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Audience participation

By Chen Nan | China Daily | Updated: 2020-07-15 07:41
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Hong Zhiguang acts as Song-Dynasty (960-1279) patriotic scholar-general Wen Tianxiang in Marco Polo, China's first opera performed live since the lockdown was lifted.[Photo provided to China Daily]

After four months of home cooking and solitary practice, Chinese bass-baritone Hong Zhiguang couldn't wait to enjoy the first live applause since the lifting of lockdown, Chen Nan reports.

"I miss everything about the stage. It feels very different when you practice and sing at home alone," laments the Chinese bass-baritone, Hong Zhiguang.

For the past four months, due to the coronavirus lockdown, Hong has used his apartment in Beijing as a temporary studio space. He spent about two to three hours training his voice and another two to three hours learning new arias.

Like many people confined to home due to the pandemic, he also turned his apartment into a small gym and tried to cook for himself.

Thirty-year-old Hong, a full-time singer with the China Oriental Performing Arts Group, a Beijing-based national art troupe, has embraced his new routine, which is very different from his usual schedule of long rehearsals and performances across the country.

"I was anxious and worried because no one knew when the outbreak would end and when everything would go back to normal," Hong recalls.

However, on June 3, Hong finally got back to the theater to start rehearsals for Marco Polo, an original Chinese opera based on the story of the famous Italian explorer. It was to be the country's first opera performed in front of a live audience since the lockdown was lifted. Marking the 10th anniversary of Guangzhou Opera House, the opera was staged for three performances at the venue with a limited number of audience members on June 25, 27 and 28.

On June 24, people who made a significant contribution to the battle against the pandemic were invited to enjoy the opera for free.

Marco Polo, which was composed and written in Chinese and performed by both Western and Chinese singers, is based on the story of the Venetian explorer who traveled along the ancient Silk Road in the 13th century. The opera also charts the romance between Marco Polo and a young Chinese woman and the rise and fall of the Song and Yuan dynasties (960-1368).

With music composed by Munich-based Enjott Schneider and the libretto written by Chinese poet Wei Jin, the opera premiered in May 2018 and was staged in Italy last September.

Hong played the role of Wen Tianxiang (1236-1283), a patriotic scholar-general of the Song Dynasty (960-1279).

"The role is that of a loyal general, who takes the army to fight on the battlefield. He is also a father, showing a softer side when he is alone with his daughter. I tried to portray the role's complexity with my acting and singing," Hong says.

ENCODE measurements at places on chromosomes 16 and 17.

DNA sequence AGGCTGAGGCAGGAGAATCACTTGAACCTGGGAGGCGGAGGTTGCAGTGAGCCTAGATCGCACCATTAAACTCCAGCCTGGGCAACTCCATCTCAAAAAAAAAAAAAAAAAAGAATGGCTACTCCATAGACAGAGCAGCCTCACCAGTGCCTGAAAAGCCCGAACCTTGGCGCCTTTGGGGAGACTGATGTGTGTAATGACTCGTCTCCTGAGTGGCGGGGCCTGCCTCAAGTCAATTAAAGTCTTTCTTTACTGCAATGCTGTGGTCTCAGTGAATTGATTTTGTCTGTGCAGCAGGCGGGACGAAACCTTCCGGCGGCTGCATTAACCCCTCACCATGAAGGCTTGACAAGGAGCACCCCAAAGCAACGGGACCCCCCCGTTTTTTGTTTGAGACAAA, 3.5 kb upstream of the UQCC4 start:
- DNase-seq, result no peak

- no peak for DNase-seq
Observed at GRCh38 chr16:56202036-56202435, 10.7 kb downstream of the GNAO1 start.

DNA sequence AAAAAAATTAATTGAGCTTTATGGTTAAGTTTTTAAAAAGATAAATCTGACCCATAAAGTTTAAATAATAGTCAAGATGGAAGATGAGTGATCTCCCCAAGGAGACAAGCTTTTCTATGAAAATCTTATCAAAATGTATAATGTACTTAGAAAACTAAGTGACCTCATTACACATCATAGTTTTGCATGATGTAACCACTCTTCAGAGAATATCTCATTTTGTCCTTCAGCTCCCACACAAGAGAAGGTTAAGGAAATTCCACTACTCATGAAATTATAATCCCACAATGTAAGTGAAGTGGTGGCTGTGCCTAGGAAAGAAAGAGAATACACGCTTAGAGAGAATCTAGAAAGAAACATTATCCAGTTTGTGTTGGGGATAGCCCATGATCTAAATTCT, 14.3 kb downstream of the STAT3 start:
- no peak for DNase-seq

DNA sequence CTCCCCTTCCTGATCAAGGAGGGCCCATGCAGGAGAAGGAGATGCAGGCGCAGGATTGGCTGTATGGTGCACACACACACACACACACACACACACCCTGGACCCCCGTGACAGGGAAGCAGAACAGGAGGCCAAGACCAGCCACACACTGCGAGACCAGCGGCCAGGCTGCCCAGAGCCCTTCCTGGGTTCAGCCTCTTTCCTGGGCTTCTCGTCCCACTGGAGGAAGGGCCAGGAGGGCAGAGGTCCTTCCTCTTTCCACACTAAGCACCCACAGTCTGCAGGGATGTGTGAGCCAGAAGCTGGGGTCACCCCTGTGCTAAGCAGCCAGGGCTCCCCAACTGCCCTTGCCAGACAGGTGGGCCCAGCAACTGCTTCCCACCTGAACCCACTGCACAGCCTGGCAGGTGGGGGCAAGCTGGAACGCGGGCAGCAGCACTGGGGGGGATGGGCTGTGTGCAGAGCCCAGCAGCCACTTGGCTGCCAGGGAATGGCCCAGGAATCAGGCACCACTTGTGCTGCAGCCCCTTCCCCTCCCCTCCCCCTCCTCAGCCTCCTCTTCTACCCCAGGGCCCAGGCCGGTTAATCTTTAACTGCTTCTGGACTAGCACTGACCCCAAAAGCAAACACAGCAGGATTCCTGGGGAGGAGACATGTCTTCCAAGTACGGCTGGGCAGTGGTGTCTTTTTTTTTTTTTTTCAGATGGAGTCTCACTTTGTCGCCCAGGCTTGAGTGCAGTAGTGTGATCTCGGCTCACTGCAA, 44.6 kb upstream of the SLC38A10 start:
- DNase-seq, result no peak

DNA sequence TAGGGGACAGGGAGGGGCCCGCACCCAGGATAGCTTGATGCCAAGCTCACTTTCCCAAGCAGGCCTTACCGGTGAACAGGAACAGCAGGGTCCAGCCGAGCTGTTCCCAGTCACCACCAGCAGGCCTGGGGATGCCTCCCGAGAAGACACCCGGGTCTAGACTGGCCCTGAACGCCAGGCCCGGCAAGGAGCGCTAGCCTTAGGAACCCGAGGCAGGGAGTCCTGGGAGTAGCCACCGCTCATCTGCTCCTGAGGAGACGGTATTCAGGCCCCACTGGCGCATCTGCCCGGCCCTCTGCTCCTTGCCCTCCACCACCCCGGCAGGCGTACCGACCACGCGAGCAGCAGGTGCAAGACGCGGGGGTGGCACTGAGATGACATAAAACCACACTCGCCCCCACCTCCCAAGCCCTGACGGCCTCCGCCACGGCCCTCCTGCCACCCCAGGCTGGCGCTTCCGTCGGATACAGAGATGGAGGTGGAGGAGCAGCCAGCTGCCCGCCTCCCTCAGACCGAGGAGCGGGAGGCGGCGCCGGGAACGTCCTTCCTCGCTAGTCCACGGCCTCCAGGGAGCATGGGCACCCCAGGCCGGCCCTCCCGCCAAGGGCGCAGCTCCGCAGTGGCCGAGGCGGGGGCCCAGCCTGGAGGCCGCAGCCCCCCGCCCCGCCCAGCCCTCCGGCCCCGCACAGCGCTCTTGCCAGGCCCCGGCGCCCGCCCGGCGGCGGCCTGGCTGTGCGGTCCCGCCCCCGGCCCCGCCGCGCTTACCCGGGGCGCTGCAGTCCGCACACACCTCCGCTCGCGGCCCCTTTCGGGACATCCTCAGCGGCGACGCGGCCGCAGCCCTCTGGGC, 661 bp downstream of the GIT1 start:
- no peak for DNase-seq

The reopening of the venue and the staging of Marco Polo have given people, from theater mangers to artists, "lots of confidence about the recovery of the country's performing arts market", says He Ying, general manager of Guangzhou Opera House.

Hong agrees, and says: "It's quite meaningful for all of us to be part of this opera. I could feel the same excitement from the audience, though they sat separately to maintain social distancing."

Born in Beijing to artistic parents, Hong developed an interest in music when he was in middle school. As he recalls, he had lots of opportunity to perform on campus and he enjoyed the atmosphere of the theater, especially when his performance received a warm reception.

In 2007, he was enrolled to study music at the China Conservatory of Music. After graduation, he went to the Mannes School of Music in the United States and gained his master's degree in 2014. He then sought further education at the Yale School of Music and gained his artist diploma in 2016.

In 2017, he held a recital at Carnegie Hall, featuring repertoires of both classic Western arias and modern Chinese compositions.

A year later, he decided to return to China and worked with the China Oriental Performing Arts Group.

Hong says that with his music education from both home and the US, he learned to sing, to act and to listen, as it is a demanding job to tell stories and portray characters with just his voice.

When he returned to China, Hong was surprised to find a growing fan base for opera among Chinese theatergoers. So far, Hong has performed in over 20 operatic productions produced by international theaters. In February 2018, he performed alongside Placido Domingo in the classical opera Thais, created by French composer Jules Massenet and produced by the National Center for the Performing Arts in Beijing.

In November 2018, a reality show called Super Vocal premiered on Hunan TV, enabling young Chinese singers to showcase their bel canto techniques and propel them to popularity among music lovers. Hong was one of the contestants and he has gained a fan base thanks to his solid singing skills.

Taking to the stage alongside Hong in Marco Polo were other popular Chinese singers who also rose to fame after appearing in the reality show, including Wang Kai, Liu Binhao and Dai Chen.

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